Top customer reviews
First, the story's strengths: the art work (and variety of it) is fantastic - the detail is simply sublime. The literary references are almost too abundant, even stretching beyond period pieces (The Phantom of the Opera, for example) into film ("Adnoid Hyster" from Chaplin's _The Dictator_ immeadiately comes to mind, although I got a laugh at the reference to _Metropolis_, a 1930's dystopian film similar in feel to _1984_ which is also heavily referenced here and _The Thin Man_, given the "noir" mood of the plot.) I also liked the variety of story materials that are a part of the "Dossier": a play written in Shakespearean style, dystopian comics, political humor from the Georgian era, a parody of _Gulliver's Travels_. The humor and stylistic imitation were very well done, in my opinion. As an aside, look for Marry Poppins ... a wonderful and surprising allusion.
However - and this is why I gave it three stars (and struggled with the book as a whole) - I wish Moore did more "showing" and less "telling." Much of the _Dossier_ is what the Black Dossier contained: files and letters and narratives rather than a graphic showing of the action. I didn't mind the writing so much as I minded the fact that I had expected - even hoped for - a graphic novel. Similarly, I though much of the information presented in the Dossier would have been marvelous material for Moore to show his stuff. I felt it was a bit of a letdown.
Of the three LoEG novels, this is my least favorite for the reasons cited above. Nonetheless, there is much that the latest installment has going for it, which is sure to please fans of Moore's work. With reservations I recommend it.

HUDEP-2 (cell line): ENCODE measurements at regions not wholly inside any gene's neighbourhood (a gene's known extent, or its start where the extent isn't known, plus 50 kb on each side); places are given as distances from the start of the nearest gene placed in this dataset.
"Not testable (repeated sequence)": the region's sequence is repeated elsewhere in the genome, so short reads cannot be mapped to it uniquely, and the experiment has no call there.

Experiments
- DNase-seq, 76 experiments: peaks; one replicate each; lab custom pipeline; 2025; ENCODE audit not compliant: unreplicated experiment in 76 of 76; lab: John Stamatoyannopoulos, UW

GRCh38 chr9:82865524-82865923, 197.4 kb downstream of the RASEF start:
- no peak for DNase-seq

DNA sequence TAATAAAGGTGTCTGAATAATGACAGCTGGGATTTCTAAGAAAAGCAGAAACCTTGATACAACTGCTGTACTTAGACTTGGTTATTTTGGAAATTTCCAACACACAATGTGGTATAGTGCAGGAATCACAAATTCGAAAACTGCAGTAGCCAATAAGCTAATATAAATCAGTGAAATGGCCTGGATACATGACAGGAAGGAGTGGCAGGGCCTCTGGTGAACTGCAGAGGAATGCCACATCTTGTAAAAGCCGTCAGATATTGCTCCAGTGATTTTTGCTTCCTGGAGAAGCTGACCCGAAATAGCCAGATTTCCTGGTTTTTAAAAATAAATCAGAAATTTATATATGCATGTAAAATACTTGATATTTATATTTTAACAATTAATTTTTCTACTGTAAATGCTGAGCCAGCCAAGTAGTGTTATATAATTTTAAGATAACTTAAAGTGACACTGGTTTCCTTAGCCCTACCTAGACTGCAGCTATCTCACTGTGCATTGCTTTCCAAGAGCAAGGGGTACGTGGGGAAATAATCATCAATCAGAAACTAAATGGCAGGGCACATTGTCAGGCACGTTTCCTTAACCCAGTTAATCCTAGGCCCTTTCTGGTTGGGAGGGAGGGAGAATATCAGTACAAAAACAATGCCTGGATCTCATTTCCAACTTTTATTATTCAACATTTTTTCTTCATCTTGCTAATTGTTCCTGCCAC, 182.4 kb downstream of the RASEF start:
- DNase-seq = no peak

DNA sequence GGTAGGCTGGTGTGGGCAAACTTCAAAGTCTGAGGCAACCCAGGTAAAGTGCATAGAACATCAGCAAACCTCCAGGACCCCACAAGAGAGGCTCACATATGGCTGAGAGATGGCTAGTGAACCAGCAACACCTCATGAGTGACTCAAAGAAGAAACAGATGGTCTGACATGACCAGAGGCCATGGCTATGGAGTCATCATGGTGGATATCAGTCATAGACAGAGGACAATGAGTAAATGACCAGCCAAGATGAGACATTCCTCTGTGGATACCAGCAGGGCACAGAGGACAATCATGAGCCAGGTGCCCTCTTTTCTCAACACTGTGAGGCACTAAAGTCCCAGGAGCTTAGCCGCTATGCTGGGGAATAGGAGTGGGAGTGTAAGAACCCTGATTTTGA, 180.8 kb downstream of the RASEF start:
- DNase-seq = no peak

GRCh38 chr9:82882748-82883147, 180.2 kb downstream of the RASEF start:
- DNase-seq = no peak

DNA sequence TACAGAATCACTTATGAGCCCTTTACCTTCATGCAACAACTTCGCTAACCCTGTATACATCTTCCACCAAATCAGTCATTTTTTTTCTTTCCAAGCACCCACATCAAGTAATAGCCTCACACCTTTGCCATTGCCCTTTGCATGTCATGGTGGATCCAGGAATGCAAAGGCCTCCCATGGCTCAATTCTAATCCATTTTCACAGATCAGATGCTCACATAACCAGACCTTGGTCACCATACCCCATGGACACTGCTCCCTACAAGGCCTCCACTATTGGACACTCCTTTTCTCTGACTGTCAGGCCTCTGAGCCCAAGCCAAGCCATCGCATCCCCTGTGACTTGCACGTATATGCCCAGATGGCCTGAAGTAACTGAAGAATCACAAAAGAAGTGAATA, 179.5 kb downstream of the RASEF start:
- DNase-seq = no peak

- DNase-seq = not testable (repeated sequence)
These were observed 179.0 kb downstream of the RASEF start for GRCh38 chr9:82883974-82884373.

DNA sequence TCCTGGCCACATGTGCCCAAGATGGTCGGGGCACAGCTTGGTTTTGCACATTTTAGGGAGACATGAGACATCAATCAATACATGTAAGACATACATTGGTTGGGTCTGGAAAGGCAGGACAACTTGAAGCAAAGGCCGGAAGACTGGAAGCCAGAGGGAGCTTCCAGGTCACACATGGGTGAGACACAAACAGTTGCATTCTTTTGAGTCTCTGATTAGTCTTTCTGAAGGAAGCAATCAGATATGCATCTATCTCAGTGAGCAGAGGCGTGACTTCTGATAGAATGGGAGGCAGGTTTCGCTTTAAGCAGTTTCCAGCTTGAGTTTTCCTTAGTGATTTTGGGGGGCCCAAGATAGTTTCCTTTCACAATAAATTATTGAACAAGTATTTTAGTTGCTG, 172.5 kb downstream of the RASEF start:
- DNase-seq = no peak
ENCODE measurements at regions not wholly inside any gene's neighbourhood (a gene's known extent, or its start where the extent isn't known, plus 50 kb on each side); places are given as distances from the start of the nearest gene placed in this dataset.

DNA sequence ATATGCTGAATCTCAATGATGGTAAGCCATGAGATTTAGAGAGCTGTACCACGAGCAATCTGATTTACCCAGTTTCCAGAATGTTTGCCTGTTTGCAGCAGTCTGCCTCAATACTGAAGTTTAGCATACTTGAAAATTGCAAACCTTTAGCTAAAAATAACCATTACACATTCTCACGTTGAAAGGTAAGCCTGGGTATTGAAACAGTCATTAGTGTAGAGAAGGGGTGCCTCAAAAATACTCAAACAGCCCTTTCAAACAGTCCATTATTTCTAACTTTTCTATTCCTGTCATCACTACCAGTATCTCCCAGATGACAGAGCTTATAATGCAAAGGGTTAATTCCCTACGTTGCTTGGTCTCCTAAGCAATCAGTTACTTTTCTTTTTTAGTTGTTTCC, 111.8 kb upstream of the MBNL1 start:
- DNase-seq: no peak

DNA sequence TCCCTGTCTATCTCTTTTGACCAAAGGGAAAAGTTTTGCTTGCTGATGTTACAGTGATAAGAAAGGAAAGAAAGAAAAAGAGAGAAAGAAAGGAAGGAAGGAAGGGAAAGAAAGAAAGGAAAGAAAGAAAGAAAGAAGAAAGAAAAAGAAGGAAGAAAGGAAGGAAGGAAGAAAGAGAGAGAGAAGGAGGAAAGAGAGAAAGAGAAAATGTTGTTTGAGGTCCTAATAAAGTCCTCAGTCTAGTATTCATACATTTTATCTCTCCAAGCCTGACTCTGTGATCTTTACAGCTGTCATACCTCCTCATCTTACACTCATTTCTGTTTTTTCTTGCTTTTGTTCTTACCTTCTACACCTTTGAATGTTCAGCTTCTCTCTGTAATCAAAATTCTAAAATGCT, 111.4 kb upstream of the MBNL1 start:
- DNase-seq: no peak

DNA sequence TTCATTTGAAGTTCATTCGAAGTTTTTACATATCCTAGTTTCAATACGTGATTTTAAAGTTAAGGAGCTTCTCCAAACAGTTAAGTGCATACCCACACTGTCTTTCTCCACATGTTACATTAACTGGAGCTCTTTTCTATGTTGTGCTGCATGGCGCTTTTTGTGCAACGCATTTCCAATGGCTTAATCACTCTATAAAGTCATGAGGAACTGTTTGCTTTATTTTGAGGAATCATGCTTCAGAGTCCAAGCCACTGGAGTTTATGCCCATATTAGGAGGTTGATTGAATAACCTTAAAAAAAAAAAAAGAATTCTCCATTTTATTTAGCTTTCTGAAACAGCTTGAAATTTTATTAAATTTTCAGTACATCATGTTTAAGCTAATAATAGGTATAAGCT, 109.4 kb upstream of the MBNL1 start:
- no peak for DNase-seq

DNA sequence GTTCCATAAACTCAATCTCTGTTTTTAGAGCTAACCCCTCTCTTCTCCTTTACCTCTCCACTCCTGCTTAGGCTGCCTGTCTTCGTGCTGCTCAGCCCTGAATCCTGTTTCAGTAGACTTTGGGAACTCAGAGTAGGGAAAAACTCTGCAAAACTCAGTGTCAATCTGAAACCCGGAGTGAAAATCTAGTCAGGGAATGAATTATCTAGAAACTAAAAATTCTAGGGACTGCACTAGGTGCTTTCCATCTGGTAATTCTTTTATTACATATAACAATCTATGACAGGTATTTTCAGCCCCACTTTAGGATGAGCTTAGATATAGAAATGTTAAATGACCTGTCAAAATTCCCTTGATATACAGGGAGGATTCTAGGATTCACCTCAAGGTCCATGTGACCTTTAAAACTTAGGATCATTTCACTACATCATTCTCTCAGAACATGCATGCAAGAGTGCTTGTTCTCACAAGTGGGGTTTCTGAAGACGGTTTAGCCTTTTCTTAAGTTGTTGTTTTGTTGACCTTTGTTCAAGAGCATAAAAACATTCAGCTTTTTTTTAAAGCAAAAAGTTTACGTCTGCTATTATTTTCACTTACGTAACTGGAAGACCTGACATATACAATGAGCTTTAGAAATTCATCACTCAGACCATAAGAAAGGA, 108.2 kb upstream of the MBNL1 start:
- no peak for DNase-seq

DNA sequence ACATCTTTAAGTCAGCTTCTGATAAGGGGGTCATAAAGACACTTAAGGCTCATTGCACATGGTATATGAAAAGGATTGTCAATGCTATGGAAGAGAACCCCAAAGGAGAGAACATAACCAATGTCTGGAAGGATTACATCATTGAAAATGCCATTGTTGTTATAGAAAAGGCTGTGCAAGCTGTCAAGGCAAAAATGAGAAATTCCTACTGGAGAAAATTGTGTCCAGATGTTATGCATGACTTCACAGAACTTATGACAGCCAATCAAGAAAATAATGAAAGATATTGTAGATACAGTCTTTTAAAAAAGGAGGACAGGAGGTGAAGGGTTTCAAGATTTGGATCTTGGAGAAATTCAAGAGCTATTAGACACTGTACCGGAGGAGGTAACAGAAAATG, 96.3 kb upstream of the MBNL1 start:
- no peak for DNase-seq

While adventurous and sometimes great, the story here is less epic in nature, and it takes 2 of the more human characters of the league and takes them on a little adventure. If you're a capes comic reader you should probably steer away from this, also if you're expecting invisible man and Mr. Hyde you won't get that.
Instead this work reads like a good detective novel, with the heroes escaping with the dossier and are on the run from authorities who want it back. In between their exploits the heroes read some of the dossier, and you're privileged to their pages as well. While very dense and sometimes long, these sections breath life into the book and make it more epic in nature.
But you won't be seeing any grand vistas of beauty in the art, no giant aliens like in the second trade paperback or as adventurous as the first. Instead you'll get 3d glasses, some rockets flying by, an an interesting look at a character who lives forever and changes their sex every 100 years or so.
Get this only if you're a big fan of the league or alan moore, but if you're a casual reader i'd pick up something a little less novel-esque.